The front page of today’s Business section in the Washington Post reads “The Mall is Dead.  Long Live the Mall”.  The article notes the closing and high vacancies of many regional malls across the US.  Don Wood, CEO of Federal Realty, a large retail and mixed-use REIT suggests “there are 100 malls in the US that will always be dominant shopping destinations…but there are 1,000 other malls…and the future for those is bleaker.”  Lincoln Mall outside of Chicago has gone dark, Landmark Mall outside of Washington is reportedly 40% vacant.   Many of the older malls were built with two department stores as anchors.  These barbell malls were able to attract smaller shops along the lanes in between the anchors. Over the 80’s and 90’s these malls lost steam.   Many anchor department stores  closed or merged or are still alive on life support such as Penny’s. Prescient developers expanded to four-anchor malls, adding an ever widening array of food,  special features and entertainment attractions.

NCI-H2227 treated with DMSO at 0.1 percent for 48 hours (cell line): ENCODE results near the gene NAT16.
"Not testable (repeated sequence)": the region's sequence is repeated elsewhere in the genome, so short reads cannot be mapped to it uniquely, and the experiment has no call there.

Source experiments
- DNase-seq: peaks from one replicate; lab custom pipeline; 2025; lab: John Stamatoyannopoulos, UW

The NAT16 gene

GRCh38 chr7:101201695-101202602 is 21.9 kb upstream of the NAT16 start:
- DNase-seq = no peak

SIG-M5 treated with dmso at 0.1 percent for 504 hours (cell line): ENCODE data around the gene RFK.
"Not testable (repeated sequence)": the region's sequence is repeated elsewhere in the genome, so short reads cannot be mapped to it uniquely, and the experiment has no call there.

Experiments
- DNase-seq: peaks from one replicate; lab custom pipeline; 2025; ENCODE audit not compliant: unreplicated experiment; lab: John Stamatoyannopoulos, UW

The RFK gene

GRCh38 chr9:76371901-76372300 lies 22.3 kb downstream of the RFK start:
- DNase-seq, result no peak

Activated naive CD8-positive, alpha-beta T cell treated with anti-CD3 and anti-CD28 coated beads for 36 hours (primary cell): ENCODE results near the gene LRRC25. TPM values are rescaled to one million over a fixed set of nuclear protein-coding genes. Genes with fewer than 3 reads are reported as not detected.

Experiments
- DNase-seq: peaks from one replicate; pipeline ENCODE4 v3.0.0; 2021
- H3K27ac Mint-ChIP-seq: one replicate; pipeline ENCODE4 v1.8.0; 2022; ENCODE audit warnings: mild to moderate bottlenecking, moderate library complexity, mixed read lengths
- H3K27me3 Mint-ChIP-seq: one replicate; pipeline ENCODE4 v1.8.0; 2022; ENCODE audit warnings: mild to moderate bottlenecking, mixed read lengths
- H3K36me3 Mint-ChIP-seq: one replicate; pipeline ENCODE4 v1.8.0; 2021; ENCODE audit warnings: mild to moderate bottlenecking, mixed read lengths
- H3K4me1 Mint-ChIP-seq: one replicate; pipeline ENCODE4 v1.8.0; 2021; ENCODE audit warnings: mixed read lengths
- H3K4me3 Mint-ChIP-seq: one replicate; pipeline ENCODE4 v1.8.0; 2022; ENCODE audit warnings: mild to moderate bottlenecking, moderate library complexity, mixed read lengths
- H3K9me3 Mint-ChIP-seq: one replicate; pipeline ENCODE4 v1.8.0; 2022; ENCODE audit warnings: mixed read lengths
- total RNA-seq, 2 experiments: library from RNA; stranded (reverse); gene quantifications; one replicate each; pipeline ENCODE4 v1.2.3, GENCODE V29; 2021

The new mall era encompasses staggering mixes of apartments, office, retail and entertainment.  Just north of Washington DC, older White Flint mall, 800,000 sq. ft. would be replaced by a 5.2 million sq.ft. urbanized village, incorporating offices, 2,500 residential units, a 300 room hotel and one million sq.ft. of retail.  Built adjoining Washington’s Metro transit system the new project would capitalize on the hundreds of nearby apartments which zoomed up over the last decade.  These new developments, taken together create a real suburban center, rivaling the density of many downtowns.  One of the recognized advantages of the older malls is the large acreage of land, usually in one ownership.  Access to transit and freeways give these sites locational advantages.  Development of these town centers can be difficult: negotiations with neighbors who fear the dramatic increase in density can cause long delays,  existing anchor tenants may have long term leases that must be negotiated out.  The complexity of mixed-use adds a further wrinkle.  Markets move at different tempos.  While office is hot, apartments are slowing down and vice versa.  Just like previous regional malls, not all new mixed-use projects will succeed.  Market timing, a good mix at several price points for all development components and a receptive community and government host are needed.  Luck and favorable interest rates don’t hurt either.  Not all Millennials can afford to live downtown, and not all want to.  The inner ring suburban centers are offering attractive alternatives for both Boomers and Gen Y.